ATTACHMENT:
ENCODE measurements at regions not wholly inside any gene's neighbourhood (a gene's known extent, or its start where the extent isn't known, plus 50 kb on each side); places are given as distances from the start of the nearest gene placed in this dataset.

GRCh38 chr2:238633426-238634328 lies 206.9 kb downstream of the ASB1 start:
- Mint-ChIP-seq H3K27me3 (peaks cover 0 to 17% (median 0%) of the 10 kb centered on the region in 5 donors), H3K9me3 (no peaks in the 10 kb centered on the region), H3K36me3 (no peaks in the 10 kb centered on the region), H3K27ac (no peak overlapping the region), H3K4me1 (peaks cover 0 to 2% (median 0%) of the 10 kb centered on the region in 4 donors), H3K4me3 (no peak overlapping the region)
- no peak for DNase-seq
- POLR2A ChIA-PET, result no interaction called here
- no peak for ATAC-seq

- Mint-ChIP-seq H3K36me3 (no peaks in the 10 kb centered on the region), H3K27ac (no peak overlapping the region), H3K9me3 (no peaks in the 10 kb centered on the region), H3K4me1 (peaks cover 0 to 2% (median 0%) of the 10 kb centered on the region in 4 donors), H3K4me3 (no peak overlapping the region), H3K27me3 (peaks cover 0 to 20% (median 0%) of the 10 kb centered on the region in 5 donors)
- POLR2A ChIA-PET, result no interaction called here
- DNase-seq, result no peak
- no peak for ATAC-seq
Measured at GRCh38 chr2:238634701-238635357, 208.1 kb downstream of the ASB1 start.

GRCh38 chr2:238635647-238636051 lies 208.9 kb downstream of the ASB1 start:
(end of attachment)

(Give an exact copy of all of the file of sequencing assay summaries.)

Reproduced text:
ENCODE measurements at regions not wholly inside any gene's neighbourhood (a gene's known extent, or its start where the extent isn't known, plus 50 kb on each side); places are given as distances from the start of the nearest gene placed in this dataset.

GRCh38 chr2:238633426-238634328 lies 206.9 kb downstream of the ASB1 start:
- Mint-ChIP-seq H3K27me3 (peaks cover 0 to 17% (median 0%) of the 10 kb centered on the region in 5 donors), H3K9me3 (no peaks in the 10 kb centered on the region), H3K36me3 (no peaks in the 10 kb centered on the region), H3K27ac (no peak overlapping the region), H3K4me1 (peaks cover 0 to 2% (median 0%) of the 10 kb centered on the region in 4 donors), H3K4me3 (no peak overlapping the region)
- no peak for DNase-seq
- POLR2A ChIA-PET, result no interaction called here
- no peak for ATAC-seq

- Mint-ChIP-seq H3K36me3 (no peaks in the 10 kb centered on the region), H3K27ac (no peak overlapping the region), H3K9me3 (no peaks in the 10 kb centered on the region), H3K4me1 (peaks cover 0 to 2% (median 0%) of the 10 kb centered on the region in 4 donors), H3K4me3 (no peak overlapping the region), H3K27me3 (peaks cover 0 to 20% (median 0%) of the 10 kb centered on the region in 5 donors)
- POLR2A ChIA-PET, result no interaction called here
- DNase-seq, result no peak
- no peak for ATAC-seq
Measured at GRCh38 chr2:238634701-238635357, 208.1 kb downstream of the ASB1 start.

GRCh38 chr2:238635647-238636051 lies 208.9 kb downstream of the ASB1 start: